This research was supported in part by a Ronald McDonald House Foundation grant and an NIMH RO1 grant for the Youth Support Team Intervention for Suicidal Adolescents, both awarded to Cheryl A. King. Additional support was provided by an NIMH Research Supplement to Promote Diversity in Health-Related Research awarded to Christopher Merchant. We are grateful for the contributions of intervention specialists, independent evaluators, research assistants, and the participating adolescents and their parents/guardians. We acknowledge Barbara Hanna and Kenneth Guire for their support in data preparation, Paul Quinlan for his ongoing psychiatric consultation, and Jean Pletcher for her administrative assistance.
Predictors of Multiple Suicide Attempts among Suicidal Black Adolescents
Article first published online: 17 JAN 2011
2009 The American Association for Suicidology
Suicide and Life-Threatening Behavior
Volume 39, Issue 2, pages 115–124, April 2009
How to Cite
Merchant, C., Kramer, A., Joe, S., Venkataraman, S. and King, C. A. (2009), Predictors of Multiple Suicide Attempts among Suicidal Black Adolescents. Suicide and Life-Threat Behavi, 39: 115–124. doi: 10.1521/suli.2009.39.2.115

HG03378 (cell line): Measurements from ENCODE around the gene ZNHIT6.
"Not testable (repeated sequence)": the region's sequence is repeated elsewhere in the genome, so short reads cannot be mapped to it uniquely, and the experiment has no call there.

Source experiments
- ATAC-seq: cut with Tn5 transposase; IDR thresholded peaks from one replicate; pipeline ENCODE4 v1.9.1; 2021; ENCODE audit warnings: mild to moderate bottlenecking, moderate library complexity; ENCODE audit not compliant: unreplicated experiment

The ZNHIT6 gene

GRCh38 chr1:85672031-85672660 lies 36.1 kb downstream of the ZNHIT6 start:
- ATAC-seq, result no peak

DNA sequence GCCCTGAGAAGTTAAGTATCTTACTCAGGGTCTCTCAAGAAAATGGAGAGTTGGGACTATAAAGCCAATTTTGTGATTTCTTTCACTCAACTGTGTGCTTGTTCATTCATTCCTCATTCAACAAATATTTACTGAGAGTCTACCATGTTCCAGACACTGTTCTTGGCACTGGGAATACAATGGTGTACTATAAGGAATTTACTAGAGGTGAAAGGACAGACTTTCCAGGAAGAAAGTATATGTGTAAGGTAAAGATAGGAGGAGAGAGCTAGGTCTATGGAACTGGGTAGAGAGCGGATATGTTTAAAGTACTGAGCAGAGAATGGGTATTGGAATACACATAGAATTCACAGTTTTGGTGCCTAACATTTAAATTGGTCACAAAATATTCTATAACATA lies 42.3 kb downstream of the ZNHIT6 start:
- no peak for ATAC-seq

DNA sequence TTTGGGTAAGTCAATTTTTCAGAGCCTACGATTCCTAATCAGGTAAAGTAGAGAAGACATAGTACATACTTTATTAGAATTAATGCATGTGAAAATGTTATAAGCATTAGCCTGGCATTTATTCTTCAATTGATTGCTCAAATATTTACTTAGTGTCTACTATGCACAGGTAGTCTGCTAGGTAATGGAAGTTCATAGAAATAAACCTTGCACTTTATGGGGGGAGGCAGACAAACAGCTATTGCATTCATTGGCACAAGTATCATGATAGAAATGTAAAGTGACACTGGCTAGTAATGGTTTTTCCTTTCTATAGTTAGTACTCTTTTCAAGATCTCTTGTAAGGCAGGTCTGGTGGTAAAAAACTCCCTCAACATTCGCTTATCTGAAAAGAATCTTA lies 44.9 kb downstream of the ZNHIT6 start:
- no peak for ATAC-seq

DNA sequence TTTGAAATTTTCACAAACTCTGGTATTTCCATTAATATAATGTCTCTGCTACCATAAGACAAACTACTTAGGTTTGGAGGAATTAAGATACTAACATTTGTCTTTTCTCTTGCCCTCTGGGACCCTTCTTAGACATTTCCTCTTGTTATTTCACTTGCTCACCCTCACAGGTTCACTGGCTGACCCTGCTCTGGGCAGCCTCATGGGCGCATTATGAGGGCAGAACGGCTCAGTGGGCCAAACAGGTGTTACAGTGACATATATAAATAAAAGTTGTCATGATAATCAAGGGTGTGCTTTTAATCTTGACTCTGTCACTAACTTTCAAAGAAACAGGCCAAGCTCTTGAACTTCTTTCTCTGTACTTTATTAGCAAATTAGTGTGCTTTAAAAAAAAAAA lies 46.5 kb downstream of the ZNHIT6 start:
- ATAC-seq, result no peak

- Issue published online: 17 JAN 2011
- Article first published online: 17 JAN 2011
- Manuscript Received: April 30, 2008 Revision Accepted: May 30, 2008
Psychopathology, social support, and interpersonal orientation were studied in relation to suicide attempt status in acutely suicidal, psychiatrically hospitalized Black adolescents and a matched sample of White adolescents. In the total sample, multiple attempters were differentiated by lower perceived support. Within the Black youth subsample, social comparison and positive stimulation from others differentiated multiple attempters from single attempters/ideators. Only suicidal ideation predicted multiple attempts among White youth and only higher interpersonal orientation predicted multiple suicide attempts within Black adolescents.